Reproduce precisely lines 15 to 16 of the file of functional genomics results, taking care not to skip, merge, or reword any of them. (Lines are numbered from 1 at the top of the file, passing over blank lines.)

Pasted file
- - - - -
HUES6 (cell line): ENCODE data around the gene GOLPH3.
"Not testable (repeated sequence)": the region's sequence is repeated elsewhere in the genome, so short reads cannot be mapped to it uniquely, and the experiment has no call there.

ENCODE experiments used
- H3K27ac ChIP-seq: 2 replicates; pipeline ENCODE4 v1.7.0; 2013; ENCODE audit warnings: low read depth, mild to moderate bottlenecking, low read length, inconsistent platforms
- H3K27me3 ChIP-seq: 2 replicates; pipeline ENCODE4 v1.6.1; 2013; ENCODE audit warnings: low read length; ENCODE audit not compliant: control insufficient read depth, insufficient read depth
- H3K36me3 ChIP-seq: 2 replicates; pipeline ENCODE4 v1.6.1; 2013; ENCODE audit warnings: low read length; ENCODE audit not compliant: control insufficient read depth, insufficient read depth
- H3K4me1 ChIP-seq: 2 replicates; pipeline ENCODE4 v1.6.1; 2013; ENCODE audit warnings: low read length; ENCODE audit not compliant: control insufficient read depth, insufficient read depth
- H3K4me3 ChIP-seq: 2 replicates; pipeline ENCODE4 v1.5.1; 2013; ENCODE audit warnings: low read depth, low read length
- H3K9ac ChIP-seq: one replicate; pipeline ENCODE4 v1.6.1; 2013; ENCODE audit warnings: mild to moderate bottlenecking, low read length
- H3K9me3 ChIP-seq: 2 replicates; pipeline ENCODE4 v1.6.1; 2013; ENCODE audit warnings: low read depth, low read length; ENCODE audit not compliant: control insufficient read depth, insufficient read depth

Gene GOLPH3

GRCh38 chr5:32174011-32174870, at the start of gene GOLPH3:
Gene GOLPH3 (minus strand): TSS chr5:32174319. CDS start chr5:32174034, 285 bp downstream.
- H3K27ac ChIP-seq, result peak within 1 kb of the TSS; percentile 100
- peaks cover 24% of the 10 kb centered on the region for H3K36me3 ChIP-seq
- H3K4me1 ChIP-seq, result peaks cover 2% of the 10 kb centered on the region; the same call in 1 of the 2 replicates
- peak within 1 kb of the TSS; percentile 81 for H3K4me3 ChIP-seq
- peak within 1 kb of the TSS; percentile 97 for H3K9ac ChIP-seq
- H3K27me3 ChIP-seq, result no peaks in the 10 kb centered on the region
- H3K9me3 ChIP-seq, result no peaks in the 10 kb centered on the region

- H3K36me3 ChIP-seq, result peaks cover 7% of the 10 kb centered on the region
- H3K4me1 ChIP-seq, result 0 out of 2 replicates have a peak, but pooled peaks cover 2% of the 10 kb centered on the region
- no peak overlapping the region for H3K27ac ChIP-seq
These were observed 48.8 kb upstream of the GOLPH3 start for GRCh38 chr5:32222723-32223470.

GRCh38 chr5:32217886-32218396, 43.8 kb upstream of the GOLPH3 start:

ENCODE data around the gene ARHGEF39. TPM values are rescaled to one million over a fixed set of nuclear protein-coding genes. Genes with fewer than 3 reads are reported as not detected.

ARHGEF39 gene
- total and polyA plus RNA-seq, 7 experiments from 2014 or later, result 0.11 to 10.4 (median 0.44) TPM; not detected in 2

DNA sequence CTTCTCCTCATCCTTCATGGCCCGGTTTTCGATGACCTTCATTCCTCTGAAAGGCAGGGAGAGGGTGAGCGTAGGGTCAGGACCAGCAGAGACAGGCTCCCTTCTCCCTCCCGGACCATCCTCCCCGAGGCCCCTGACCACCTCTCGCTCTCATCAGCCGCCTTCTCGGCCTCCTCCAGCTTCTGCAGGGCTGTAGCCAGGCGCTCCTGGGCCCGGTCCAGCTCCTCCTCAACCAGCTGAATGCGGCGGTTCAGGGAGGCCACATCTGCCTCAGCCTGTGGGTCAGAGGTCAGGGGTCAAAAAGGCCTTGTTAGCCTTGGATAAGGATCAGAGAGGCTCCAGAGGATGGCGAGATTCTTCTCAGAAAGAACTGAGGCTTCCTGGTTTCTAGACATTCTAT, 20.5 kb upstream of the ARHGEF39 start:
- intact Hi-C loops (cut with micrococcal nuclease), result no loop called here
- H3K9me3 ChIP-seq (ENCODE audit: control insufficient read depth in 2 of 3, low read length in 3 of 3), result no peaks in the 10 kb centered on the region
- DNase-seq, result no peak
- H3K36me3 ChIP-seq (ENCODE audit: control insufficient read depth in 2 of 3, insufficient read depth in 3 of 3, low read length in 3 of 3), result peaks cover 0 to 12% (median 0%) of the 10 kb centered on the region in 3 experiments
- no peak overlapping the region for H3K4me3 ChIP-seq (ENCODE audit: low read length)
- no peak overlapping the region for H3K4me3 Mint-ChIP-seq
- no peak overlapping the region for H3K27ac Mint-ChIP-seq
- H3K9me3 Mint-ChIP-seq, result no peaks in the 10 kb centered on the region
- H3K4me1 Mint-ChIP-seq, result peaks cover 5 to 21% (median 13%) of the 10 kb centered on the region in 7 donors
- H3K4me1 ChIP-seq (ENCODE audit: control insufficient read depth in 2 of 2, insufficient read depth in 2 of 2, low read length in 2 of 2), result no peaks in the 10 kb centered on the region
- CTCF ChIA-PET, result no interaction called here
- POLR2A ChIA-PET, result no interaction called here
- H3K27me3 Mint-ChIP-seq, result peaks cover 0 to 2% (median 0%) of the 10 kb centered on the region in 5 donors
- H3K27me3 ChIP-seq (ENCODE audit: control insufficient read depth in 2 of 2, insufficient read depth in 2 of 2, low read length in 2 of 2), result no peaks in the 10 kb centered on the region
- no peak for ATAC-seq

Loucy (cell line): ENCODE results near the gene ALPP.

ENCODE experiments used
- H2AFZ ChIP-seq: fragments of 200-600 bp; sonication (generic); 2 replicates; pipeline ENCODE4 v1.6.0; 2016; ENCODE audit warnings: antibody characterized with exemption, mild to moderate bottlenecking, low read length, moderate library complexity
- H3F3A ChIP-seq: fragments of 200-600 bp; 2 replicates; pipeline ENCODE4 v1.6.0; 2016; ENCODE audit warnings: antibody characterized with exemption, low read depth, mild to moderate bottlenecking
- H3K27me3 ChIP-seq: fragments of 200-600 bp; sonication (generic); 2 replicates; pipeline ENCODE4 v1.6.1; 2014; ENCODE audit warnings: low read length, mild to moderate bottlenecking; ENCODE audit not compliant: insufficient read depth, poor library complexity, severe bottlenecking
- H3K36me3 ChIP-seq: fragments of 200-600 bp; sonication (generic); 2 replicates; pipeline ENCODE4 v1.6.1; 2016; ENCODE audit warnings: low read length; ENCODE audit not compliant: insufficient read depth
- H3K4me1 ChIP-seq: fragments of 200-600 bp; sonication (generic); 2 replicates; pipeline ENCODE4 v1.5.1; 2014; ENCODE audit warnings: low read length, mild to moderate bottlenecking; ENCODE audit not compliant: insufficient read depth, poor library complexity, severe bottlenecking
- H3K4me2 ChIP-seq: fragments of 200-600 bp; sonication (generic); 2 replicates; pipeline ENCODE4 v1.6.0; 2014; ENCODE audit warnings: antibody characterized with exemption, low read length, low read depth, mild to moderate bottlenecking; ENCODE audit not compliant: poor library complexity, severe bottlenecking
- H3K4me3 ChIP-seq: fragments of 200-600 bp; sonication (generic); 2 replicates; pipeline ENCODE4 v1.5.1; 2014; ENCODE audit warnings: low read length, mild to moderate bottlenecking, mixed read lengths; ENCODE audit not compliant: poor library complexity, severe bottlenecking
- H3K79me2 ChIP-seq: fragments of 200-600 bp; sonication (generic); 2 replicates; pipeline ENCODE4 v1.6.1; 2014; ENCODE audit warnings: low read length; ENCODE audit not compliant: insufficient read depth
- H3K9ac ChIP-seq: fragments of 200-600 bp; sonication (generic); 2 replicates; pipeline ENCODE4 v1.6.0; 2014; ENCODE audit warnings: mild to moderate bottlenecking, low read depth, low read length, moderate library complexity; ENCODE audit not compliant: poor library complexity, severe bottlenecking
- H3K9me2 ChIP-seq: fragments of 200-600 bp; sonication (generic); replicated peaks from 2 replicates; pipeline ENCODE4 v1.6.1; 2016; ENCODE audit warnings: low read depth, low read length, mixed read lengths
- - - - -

- peaks cover 24% of the 10 kb centered on the region for H3K36me3 ChIP-seq
- H3K4me1 ChIP-seq, result peaks cover 2% of the 10 kb centered on the region; the same call in 1 of the 2 replicates